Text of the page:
Plan for seafood's busiest week


Fiona Robinson, SeaFood Business associate publisher and editor

Published on
December 3, 2013

As Americans finish up the leftovers in the fridge from the Thanksgiving holiday, retailers worldwide are planning for the prime season for selling fresh food: Christmas. The big day is a little more than three weeks away, which means the crunch is on to fulfill orders that customers will be serving their guests. While they will be stocking up the pantry with dry goods, the fresh food selection becomes a critical driver of shoppers' store choice.

Behind Thanksgiving, Christmas is the highest-selling week of the year, and U.S. fresh food sales are 8 percent higher than average, according to Nielsen Perishables Group FreshFacts® Shopper Insights. Fresh foods account for 32 percent of total food sales during that week (compared with the 30 percent annual average).

While the top 10 fresh food categories (Beef, bananas, potatoes, onions, chicken, tomatoes, deli bulk meat, packaged salad, processed lunch meat and pork) are important for retailers, it's the "destination categories" — including seafood — that play a pivotal role in the consumer's decision on where to shop for the holiday.

There are 10 food categories that are more likely to be in the average U.S. shopper's holiday basket compared with the rest of the year: Hams, nuts and seeds, breakfast sausage, celery, shrimp, citrus, deli specialty cheese, potatoes, bacon and herbs, spices and seasonings. U.S. shoppers are 1.4 times more likely to buy shrimp the week of Christmas than any other week of the year. The problem this year is that elevated shrimp prices as a result of early mortality syndrome will likely put a damper on sales.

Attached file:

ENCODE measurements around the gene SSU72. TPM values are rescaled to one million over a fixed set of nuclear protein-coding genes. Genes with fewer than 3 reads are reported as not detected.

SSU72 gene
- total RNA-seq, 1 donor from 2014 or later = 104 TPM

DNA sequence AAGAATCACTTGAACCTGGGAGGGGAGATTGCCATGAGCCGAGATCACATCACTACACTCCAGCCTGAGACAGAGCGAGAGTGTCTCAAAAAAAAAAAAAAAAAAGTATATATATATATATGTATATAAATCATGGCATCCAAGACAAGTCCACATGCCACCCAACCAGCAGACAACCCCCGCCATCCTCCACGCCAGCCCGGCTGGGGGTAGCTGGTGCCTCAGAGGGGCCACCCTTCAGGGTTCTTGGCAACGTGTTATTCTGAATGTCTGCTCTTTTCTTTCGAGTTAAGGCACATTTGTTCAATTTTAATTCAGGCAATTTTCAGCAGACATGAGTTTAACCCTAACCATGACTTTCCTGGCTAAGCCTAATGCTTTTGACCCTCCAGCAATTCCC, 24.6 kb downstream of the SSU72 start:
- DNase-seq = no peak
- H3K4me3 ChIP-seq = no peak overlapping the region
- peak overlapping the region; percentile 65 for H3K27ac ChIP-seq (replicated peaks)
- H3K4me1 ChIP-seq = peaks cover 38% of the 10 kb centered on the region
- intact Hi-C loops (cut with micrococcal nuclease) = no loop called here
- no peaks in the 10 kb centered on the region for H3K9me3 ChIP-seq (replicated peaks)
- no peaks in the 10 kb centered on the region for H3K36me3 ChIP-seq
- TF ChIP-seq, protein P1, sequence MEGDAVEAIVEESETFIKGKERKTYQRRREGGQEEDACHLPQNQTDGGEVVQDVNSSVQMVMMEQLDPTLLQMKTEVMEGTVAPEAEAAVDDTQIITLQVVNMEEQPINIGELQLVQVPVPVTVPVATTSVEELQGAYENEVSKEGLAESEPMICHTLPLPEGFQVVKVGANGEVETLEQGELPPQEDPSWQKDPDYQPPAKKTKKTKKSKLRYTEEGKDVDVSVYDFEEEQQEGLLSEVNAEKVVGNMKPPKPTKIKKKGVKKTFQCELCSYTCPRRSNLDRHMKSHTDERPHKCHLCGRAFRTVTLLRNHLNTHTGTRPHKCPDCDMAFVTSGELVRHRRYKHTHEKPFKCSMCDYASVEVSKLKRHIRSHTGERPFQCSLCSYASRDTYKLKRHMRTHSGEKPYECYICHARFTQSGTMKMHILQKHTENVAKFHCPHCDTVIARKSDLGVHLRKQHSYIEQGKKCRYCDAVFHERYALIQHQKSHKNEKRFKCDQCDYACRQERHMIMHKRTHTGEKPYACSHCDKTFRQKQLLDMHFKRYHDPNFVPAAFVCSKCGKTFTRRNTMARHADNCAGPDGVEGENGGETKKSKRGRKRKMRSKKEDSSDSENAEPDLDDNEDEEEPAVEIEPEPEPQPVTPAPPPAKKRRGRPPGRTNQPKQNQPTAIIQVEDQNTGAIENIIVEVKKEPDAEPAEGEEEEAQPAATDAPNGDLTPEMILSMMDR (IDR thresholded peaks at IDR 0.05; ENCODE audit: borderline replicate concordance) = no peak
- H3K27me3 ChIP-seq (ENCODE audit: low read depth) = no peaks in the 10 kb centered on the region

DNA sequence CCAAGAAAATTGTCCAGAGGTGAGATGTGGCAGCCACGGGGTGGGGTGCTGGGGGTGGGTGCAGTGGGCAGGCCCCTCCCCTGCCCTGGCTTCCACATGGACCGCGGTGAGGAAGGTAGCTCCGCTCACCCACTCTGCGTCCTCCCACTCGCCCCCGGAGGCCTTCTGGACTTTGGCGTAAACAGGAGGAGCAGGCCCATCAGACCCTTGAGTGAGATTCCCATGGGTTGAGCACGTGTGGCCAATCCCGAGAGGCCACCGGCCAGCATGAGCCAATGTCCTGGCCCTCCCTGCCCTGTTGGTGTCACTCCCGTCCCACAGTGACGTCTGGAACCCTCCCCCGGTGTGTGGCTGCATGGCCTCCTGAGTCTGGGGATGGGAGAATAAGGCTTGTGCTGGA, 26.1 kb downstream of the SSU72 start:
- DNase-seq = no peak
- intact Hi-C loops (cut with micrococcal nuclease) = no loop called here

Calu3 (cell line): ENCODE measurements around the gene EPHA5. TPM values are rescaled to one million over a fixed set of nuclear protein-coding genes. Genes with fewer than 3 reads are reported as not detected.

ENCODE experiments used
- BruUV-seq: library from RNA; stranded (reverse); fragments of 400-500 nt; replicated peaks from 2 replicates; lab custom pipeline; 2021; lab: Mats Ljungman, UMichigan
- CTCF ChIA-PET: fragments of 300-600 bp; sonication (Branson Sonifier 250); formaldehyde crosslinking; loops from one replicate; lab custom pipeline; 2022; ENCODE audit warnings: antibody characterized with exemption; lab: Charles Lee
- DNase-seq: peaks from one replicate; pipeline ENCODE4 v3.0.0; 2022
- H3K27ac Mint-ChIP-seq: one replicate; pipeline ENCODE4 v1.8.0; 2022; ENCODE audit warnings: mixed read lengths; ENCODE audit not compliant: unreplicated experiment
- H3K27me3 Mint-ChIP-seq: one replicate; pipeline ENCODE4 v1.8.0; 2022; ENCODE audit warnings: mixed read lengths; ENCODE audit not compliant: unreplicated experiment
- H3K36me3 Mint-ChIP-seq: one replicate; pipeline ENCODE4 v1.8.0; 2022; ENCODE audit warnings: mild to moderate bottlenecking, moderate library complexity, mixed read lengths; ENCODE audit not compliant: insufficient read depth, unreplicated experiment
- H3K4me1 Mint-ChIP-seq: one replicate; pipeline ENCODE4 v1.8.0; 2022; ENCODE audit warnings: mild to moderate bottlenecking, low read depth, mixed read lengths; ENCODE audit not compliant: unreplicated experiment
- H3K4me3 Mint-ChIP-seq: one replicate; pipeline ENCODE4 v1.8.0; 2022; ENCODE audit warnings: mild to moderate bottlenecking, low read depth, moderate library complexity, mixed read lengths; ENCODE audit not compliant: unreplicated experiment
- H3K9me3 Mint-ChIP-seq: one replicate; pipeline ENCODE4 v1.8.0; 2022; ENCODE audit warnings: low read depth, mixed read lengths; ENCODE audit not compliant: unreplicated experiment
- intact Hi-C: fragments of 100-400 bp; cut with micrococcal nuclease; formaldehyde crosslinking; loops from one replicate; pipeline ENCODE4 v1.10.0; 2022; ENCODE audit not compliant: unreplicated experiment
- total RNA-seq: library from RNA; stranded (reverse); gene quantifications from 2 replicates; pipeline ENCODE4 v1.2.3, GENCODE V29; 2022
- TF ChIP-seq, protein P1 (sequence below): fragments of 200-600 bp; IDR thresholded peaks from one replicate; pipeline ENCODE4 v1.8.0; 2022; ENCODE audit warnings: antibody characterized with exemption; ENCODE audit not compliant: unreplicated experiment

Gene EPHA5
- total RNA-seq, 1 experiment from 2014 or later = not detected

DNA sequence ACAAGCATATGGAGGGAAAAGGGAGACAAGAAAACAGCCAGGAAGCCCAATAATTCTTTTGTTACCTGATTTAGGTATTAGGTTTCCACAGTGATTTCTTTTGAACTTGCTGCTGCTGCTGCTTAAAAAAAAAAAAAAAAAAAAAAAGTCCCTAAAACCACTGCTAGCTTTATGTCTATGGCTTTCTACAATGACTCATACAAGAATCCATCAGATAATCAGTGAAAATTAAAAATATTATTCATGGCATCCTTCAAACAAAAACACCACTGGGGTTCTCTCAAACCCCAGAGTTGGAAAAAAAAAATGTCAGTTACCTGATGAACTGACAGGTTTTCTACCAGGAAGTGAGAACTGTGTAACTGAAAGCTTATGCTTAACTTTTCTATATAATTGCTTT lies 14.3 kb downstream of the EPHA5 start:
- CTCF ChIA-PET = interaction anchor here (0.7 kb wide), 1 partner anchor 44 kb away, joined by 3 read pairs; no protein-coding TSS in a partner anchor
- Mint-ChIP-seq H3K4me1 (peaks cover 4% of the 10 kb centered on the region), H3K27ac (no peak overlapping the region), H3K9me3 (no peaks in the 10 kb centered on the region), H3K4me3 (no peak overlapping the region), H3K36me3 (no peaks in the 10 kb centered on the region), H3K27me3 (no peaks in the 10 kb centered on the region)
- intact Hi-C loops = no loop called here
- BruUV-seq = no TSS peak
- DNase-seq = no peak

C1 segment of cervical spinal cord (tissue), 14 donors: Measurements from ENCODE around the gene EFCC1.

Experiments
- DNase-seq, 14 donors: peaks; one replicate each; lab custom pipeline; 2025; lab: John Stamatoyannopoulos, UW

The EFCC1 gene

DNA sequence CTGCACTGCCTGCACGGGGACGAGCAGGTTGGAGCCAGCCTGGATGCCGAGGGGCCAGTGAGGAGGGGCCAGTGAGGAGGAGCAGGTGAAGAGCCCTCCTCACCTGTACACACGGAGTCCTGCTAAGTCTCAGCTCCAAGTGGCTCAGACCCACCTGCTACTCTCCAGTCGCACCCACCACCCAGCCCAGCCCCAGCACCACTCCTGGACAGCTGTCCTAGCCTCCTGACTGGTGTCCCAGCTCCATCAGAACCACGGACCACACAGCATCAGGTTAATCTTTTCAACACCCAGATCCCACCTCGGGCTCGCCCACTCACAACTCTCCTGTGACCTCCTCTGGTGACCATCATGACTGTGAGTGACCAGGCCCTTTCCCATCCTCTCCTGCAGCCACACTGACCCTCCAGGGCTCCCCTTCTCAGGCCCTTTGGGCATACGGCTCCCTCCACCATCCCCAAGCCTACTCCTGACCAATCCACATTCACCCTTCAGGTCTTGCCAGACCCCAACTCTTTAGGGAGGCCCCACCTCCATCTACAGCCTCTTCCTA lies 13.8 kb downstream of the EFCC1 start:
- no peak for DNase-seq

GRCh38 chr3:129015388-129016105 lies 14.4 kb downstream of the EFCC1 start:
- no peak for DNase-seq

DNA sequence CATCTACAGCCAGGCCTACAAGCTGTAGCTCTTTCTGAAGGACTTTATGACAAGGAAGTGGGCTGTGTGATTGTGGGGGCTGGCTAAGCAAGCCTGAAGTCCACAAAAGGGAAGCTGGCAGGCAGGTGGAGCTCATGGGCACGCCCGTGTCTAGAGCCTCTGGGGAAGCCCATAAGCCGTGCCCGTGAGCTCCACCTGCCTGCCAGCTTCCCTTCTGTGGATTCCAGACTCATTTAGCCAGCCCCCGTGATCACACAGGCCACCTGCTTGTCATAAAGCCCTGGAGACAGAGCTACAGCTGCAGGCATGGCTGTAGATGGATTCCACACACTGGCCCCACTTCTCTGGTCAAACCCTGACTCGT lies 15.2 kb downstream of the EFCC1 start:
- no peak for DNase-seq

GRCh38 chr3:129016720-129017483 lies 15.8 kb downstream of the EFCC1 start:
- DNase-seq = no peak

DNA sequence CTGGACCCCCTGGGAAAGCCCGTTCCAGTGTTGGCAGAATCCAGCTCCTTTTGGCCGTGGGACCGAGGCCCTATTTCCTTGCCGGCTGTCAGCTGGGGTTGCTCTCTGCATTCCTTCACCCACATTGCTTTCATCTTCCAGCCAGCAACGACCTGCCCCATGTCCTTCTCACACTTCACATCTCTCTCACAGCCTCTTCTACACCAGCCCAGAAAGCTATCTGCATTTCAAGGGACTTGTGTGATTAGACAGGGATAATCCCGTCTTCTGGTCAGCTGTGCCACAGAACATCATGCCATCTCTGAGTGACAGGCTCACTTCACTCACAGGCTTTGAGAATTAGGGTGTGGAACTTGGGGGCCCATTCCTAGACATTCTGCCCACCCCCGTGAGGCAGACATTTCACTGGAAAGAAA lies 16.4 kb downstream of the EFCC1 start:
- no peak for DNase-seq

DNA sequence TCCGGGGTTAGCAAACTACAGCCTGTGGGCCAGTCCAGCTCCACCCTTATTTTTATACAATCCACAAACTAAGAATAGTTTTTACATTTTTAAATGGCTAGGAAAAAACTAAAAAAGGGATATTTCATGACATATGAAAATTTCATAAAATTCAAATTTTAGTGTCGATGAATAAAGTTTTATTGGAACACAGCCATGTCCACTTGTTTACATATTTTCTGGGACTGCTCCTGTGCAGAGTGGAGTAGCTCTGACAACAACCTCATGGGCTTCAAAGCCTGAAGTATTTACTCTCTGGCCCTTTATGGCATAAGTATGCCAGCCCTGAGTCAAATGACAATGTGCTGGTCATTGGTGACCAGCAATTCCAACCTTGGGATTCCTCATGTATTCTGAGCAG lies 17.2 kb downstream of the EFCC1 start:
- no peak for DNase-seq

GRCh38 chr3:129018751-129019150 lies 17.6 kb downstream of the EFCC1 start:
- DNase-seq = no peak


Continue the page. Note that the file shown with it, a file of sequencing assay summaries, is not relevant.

If you haven't already varied your product offerings for that week, now is the time to consider other products like lobster or scallops that may help your store retain those holiday sales. Look to value-added products such as crab cakes, bacon-wrapped scallops and smoked salmon to put next to this year's higher-priced shrimp. You won't get time to explain to your customers why the prices are high, so variety is the spice of retail life.

This year Christmas falls on a Wednesday, so many consumers will take a full week off to both prepare and then recover from the shopping melee. This could be a boon to retailers who plan appropriately; make sure you are one of them.

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